Retrospective Cohort Study
Copyright ©The Author(s) 2018. Published by Baishideng Publishing Group Inc. All rights reserved.
World J Radiol. Dec 28, 2018; 10(12): 184-189
Published online Dec 28, 2018. doi: 10.4329/wjr.v10.i12.184
Management of computed tomography scan detected hemothorax in blunt chest trauma: What computed tomography scan measurements say?
Mahdi Malekpour, Kenneth Widom, James Dove, Joseph Blansfield, Mohsen Shabahang, Denise Torres, Jeffrey L Wild
Mahdi Malekpour, Kenneth Widom, James Dove, Joseph Blansfield, Mohsen Shabahang, Denise Torres, Jeffrey L Wild, Department of Surgery, Section of Trauma and Acute Care Surgery, Geisinger Medical Center, Danville, PA 17822, United States
ORCID number: Mahdi Malekpour (0000-0002-7337-3479); Kenneth Widom (0000-0003-1806-8524); James Dove (0000-0002-5673-5394); Joseph Blansfield (0000-0002-1652-3274); Mohsen Shabahang (0000-0002-7227-3636); Denise Torres (0000-0003-0004-3257); Jeffrey L Wild (0000-0002-1999-4311).
Author contributions: Malekpour M, Shabahang M and Wild JL designed of the Study; Malekpour M, Dove J and Blansfield J collected data; Widom K and Torres D analyzed the data; Malekpour M, Widom K, Dove J, Blansfield J, Shabahang M, Torres D and Wild JL prepared the draft and finalized the manuscript.
Institutional review board statement: Approved by Geisinger Institutional Review Board under the IRB # 2014-0533.
Informed consent statement: Due to anonymity of this research, patients were not required to provide a separate consent form as being approved by IRB of Geiringer Medical Center.
Conflict-of-interest statement: Authors included in this study have no conflict-of-interest and nothing to disclose.
Data sharing statement: No patient identification data is included in this article.
Open-Access: This article is an open-access article which was selected by an in-house editor and fully peer-reviewed by external reviewers. It is distributed in accordance with the Creative Commons Attribution Non Commercial (CC BY-NC 4.0) license, which permits others to distribute, remix, adapt, build upon this work non-commercially, and license their derivative works on different terms, provided the original work is properly cited and the use is non-commercial. See: http://creativecommons.org/licenses/by-nc/4.0/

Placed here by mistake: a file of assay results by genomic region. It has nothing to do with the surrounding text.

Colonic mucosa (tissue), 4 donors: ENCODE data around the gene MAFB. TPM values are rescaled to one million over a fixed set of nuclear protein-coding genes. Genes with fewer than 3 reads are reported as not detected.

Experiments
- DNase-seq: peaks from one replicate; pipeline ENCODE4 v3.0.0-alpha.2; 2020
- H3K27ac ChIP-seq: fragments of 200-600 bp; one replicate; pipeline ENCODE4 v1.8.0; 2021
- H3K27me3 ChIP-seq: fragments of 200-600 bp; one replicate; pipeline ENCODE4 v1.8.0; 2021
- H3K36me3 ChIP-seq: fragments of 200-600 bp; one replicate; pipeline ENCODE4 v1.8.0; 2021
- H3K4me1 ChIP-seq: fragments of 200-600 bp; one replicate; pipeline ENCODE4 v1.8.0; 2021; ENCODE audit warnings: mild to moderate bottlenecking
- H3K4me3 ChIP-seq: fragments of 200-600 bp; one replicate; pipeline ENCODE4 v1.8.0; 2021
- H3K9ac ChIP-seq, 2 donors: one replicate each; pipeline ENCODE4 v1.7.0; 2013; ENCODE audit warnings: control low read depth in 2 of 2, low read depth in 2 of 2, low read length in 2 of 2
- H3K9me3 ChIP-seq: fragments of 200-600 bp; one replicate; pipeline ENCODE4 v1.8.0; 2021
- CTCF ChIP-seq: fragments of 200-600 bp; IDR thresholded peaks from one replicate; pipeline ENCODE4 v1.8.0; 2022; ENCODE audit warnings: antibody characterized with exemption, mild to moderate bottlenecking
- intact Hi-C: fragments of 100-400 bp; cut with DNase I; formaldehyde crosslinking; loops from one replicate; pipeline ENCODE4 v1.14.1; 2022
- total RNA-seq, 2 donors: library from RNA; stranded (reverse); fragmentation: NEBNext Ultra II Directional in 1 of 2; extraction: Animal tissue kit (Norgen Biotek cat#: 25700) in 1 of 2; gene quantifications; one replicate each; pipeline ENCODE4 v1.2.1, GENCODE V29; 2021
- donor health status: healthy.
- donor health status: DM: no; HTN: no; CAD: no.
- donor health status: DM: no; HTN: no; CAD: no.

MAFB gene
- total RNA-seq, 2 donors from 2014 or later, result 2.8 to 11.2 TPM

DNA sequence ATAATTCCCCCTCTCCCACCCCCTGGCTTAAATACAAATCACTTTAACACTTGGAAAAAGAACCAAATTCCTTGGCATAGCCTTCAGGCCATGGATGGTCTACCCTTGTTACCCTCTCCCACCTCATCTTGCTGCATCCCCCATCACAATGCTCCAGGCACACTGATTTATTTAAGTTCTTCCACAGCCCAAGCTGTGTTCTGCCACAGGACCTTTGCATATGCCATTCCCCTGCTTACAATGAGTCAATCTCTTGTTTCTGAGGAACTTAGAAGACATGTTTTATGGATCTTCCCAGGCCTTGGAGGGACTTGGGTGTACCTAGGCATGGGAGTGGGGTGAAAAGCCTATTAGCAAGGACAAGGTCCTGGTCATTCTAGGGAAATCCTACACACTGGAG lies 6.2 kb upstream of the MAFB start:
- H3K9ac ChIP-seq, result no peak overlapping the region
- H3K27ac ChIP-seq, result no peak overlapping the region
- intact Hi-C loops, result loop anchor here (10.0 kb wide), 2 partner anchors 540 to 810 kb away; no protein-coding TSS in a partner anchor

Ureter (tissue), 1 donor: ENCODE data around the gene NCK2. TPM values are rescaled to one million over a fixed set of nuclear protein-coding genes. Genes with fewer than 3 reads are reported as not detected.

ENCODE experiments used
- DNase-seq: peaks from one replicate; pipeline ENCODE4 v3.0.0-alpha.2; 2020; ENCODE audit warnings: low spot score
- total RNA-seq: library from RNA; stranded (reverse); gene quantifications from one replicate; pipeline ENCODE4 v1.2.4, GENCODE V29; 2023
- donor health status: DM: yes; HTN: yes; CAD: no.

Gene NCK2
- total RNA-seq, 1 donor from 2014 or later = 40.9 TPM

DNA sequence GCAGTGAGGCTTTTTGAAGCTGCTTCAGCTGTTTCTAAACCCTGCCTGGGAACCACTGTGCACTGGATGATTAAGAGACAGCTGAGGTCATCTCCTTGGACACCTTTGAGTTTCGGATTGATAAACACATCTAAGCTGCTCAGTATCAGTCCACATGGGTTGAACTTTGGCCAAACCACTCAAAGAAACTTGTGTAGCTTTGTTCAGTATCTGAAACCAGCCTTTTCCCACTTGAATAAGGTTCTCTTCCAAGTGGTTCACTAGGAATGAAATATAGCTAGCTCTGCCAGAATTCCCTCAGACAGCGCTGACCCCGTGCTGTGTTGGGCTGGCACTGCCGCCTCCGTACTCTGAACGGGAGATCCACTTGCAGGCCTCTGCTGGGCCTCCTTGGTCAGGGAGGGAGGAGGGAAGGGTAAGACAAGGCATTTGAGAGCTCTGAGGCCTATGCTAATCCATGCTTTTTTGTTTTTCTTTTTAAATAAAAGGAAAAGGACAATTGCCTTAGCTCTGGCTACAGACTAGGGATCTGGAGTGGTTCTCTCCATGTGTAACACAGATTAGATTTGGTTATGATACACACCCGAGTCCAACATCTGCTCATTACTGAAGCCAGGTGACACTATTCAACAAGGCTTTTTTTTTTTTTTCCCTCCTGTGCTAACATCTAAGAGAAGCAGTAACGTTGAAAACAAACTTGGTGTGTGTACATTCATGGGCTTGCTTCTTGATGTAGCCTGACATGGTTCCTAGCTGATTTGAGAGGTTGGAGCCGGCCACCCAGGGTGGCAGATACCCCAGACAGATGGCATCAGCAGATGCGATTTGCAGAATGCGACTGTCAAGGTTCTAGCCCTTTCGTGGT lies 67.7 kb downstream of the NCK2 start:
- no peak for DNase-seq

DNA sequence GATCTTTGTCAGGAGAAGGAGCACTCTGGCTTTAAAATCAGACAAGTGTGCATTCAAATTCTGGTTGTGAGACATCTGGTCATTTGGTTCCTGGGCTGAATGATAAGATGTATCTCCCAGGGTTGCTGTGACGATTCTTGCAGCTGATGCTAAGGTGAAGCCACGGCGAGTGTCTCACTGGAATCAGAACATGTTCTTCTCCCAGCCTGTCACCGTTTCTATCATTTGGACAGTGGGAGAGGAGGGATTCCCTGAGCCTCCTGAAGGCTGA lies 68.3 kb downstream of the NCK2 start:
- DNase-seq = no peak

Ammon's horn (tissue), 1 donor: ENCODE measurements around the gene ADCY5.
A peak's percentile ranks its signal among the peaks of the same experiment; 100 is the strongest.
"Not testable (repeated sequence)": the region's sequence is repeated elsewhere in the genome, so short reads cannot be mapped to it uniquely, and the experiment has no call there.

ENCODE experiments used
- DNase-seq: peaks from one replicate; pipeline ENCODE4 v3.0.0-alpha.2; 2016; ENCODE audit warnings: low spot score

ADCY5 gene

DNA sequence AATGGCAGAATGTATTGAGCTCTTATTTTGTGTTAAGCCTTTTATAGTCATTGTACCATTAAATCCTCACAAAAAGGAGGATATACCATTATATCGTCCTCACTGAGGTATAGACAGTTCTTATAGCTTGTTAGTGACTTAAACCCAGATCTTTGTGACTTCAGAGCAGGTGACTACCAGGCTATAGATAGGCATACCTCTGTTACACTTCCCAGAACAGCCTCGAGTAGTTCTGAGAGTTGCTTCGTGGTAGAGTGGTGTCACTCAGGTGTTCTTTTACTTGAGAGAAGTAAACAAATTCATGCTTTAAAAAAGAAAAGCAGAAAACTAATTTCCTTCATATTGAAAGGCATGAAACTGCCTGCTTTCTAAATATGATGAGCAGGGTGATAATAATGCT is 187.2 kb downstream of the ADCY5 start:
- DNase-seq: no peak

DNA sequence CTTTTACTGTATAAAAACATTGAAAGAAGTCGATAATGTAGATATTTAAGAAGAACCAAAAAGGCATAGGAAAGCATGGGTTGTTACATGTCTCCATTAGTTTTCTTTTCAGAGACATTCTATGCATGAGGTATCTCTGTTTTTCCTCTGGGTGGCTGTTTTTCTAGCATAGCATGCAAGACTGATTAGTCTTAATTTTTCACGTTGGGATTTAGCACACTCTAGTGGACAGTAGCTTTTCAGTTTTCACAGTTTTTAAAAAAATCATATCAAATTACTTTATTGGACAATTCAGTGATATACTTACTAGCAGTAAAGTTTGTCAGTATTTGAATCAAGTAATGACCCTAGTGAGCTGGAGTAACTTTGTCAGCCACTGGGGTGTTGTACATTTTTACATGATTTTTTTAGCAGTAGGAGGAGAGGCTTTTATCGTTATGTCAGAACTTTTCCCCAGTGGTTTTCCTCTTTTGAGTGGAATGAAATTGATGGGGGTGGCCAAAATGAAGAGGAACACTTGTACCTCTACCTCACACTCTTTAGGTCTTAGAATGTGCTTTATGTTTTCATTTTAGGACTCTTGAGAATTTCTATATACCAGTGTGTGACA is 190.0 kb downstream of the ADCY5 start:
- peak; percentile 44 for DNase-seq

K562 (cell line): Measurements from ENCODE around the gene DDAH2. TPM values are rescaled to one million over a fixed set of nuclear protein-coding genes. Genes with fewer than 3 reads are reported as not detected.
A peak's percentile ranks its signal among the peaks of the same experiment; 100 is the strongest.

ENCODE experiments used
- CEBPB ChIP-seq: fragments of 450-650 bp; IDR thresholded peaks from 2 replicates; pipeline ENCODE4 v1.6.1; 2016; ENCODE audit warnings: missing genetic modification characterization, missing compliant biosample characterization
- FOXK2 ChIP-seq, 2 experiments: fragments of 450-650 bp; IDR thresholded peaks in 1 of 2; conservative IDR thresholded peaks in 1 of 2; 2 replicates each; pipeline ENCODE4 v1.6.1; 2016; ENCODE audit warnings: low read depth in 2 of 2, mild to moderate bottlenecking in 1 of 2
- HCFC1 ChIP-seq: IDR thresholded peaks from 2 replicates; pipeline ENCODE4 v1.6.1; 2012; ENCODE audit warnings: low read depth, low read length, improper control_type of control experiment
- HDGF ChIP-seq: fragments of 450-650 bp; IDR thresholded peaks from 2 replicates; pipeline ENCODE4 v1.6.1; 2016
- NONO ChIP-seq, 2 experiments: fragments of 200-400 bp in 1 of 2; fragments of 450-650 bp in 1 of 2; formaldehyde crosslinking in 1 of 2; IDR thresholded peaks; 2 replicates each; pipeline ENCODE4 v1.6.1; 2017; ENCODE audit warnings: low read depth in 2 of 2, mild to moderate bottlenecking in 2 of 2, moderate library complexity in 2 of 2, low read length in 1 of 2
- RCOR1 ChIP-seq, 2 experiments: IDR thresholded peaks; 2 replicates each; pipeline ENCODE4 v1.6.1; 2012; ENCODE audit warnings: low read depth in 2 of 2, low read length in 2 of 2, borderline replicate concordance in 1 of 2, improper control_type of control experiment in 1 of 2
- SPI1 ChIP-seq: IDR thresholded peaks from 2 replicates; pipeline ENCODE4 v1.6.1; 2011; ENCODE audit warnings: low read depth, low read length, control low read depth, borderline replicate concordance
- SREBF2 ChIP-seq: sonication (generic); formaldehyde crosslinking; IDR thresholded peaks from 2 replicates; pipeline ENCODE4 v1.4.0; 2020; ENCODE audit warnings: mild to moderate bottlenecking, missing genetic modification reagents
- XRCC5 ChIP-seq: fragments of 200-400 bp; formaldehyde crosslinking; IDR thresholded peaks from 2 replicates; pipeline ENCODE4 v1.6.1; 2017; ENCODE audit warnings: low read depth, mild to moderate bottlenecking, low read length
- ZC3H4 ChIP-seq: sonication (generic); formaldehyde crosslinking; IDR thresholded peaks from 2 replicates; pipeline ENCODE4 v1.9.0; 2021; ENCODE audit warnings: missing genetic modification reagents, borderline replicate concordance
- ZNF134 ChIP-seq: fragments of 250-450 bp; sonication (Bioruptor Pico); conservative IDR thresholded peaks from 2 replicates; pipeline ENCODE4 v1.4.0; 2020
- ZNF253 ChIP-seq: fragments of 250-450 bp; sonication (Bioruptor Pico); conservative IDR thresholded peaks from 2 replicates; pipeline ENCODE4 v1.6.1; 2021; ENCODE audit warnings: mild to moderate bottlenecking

Corresponding author to: Jeffrey L Wild, MD, Doctor, Staff Physician, Surgeon, Department of Surgery, Section of Trauma and Acute Care Surgery, Geisinger Medical Center, 100 North Academy Avenue, MC 21-69, Danville, PA 17822, United States. jlwild@geisinger.edu
Telephone: +1-570-2716361 Fax: +1-570-2717165
Received: June 5, 2018
Peer-review started: June 5, 2018
First decision: July 27, 2018
Revised: September 17, 2018
Accepted: November 24, 2018
Article in press: November 24, 2018
Published online: December 28, 2018

Abstract
AIM

To investigate the hemothorax size for which tube thoracostomy is necessary.

METHODS

Over a 5-year period, we included all patients who were admitted with blunt chest trauma to our level 1 trauma center. Focus was placed on identifying the hemothorax size requiring tube thoracostomy.

RESULTS

A total number of 274 hemothoraces were studied. All patients with hemothoraces measuring above 3 cm received a chest tube. The 50% predicted probability of tube thoracostomy was 2 cm. Pneumothorax was associated with odds of receiving tube thoracostomy for hemothoraces below 2 cm (Odds Ratio: 4.967, 95%CI: 2.225-11.097, P < 0.0001).

CONCLUSION

All patients with a hemothorax size greater than 3% underwent tube thoracostomy. Prospective studies are warranted to elucidate the clinical outcome of patients with smaller hemothoraces.

Key Words: Chest trauma, Blunt, Hemothorax, Chest tube, Occult, Computed tomography scan

Core tip: There is no clear recommendation for tube thoracostomy in hemothorax management based on computed tomography scan measurements. In this study, we found that any hemothoraces above the cut-off size of 3 cm should be drained using tube thoracostomy. Smaller hemothoraces may warrant drainage based on other findings such as presence of pneumothorax.



INTRODUCTION

Blunt chest trauma is commonly encountered in the emergency department as an individual presentation or part of the clinical scenario of a trauma patient[1]. According to the 2012 National Trauma Data Bank (NTDB) Research Data Set, 738396 patients with available Abbreviated Injury Scale were admitted nationwide. Patients with chest trauma constituted 87387 (11.8%) of the registered patients among which, 73809 (84.5% of chest trauma patients) had blunt chest trauma and 12200 (16.5% of blunt chest trauma patients) had hemothorax (Committee on Trauma, American College of Surgeons. NTDB 2012. Chicago, IL).

Although hemothorax is managed by tube thoracostomy in hemodynamically unstable and critical patients after initial chest/pelvic x-ray and focused assessment with sonography in trauma (FAST), virtually all stable blunt trauma patients undergo chest computed tomography (CT) scan as part of their trauma workup[2]. This is partially due to higher sensitivity of chest CT imaging in detecting pneumothorax, hemothorax and pulmonary contusions along with suboptimal imaging preparation and positioning for supine chest radiography in the acute setting[3]. Tube thoracostomy is an invasive procedure which can lead to immediate procedural injuries, infections, and pain, which can contribute to respiratory failure in patients with chest wall injury. Patients with hemothoraces managed without chest tube can lead to infections and trapped lung. Therefore, it is clinically important to know which patients should receive a chest tube.